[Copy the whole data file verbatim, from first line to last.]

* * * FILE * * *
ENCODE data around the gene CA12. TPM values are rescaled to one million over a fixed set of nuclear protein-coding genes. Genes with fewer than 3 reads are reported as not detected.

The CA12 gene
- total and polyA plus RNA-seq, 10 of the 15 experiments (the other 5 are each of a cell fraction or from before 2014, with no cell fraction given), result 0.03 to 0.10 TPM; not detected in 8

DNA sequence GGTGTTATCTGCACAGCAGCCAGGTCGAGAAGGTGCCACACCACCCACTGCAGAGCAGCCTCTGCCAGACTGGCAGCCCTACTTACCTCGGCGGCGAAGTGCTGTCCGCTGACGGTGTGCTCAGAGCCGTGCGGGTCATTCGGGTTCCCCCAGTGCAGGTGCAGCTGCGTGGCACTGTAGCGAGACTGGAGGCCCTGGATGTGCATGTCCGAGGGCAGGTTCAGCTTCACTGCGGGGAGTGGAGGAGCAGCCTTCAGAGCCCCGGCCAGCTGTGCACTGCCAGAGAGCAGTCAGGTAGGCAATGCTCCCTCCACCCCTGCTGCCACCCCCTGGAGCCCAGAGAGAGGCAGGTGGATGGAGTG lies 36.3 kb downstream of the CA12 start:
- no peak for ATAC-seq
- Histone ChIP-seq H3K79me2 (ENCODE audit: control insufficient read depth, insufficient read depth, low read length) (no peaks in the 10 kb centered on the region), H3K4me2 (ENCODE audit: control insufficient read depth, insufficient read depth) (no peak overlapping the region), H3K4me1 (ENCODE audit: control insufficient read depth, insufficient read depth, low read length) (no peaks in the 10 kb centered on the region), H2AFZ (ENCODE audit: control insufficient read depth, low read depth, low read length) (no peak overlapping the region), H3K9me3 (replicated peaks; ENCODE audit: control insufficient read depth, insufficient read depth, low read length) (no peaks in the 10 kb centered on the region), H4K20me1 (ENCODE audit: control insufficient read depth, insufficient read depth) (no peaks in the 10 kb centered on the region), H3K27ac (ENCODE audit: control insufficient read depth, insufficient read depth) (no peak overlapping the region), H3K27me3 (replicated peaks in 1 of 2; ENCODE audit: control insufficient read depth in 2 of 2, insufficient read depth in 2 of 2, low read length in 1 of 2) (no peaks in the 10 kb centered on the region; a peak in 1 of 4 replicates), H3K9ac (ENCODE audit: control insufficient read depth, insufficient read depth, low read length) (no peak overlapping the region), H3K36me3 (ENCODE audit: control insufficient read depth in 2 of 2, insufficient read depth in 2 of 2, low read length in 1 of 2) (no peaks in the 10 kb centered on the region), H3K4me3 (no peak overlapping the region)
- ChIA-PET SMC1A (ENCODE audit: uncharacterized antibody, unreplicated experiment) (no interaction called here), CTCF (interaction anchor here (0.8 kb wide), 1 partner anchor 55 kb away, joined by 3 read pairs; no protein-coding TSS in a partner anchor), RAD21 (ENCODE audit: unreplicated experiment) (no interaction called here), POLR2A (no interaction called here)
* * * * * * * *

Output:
ENCODE data around the gene CA12. TPM values are rescaled to one million over a fixed set of nuclear protein-coding genes. Genes with fewer than 3 reads are reported as not detected.

The CA12 gene
- total and polyA plus RNA-seq, 10 of the 15 experiments (the other 5 are each of a cell fraction or from before 2014, with no cell fraction given), result 0.03 to 0.10 TPM; not detected in 8

DNA sequence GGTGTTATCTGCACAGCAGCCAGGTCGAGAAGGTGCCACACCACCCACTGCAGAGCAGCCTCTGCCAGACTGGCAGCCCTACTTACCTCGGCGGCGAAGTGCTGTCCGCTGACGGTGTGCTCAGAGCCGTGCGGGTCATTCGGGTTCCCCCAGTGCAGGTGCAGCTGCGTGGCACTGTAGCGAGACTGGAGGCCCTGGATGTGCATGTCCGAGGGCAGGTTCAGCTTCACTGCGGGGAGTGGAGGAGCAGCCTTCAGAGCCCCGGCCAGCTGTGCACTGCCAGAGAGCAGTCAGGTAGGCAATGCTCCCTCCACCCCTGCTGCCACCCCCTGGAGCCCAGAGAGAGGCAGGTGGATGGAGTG lies 36.3 kb downstream of the CA12 start:
- no peak for ATAC-seq
- Histone ChIP-seq H3K79me2 (ENCODE audit: control insufficient read depth, insufficient read depth, low read length) (no peaks in the 10 kb centered on the region), H3K4me2 (ENCODE audit: control insufficient read depth, insufficient read depth) (no peak overlapping the region), H3K4me1 (ENCODE audit: control insufficient read depth, insufficient read depth, low read length) (no peaks in the 10 kb centered on the region), H2AFZ (ENCODE audit: control insufficient read depth, low read depth, low read length) (no peak overlapping the region), H3K9me3 (replicated peaks; ENCODE audit: control insufficient read depth, insufficient read depth, low read length) (no peaks in the 10 kb centered on the region), H4K20me1 (ENCODE audit: control insufficient read depth, insufficient read depth) (no peaks in the 10 kb centered on the region), H3K27ac (ENCODE audit: control insufficient read depth, insufficient read depth) (no peak overlapping the region), H3K27me3 (replicated peaks in 1 of 2; ENCODE audit: control insufficient read depth in 2 of 2, insufficient read depth in 2 of 2, low read length in 1 of 2) (no peaks in the 10 kb centered on the region; a peak in 1 of 4 replicates), H3K9ac (ENCODE audit: control insufficient read depth, insufficient read depth, low read length) (no peak overlapping the region), H3K36me3 (ENCODE audit: control insufficient read depth in 2 of 2, insufficient read depth in 2 of 2, low read length in 1 of 2) (no peaks in the 10 kb centered on the region), H3K4me3 (no peak overlapping the region)
- ChIA-PET SMC1A (ENCODE audit: uncharacterized antibody, unreplicated experiment) (no interaction called here), CTCF (interaction anchor here (0.8 kb wide), 1 partner anchor 55 kb away, joined by 3 read pairs; no protein-coding TSS in a partner anchor), RAD21 (ENCODE audit: unreplicated experiment) (no interaction called here), POLR2A (no interaction called here)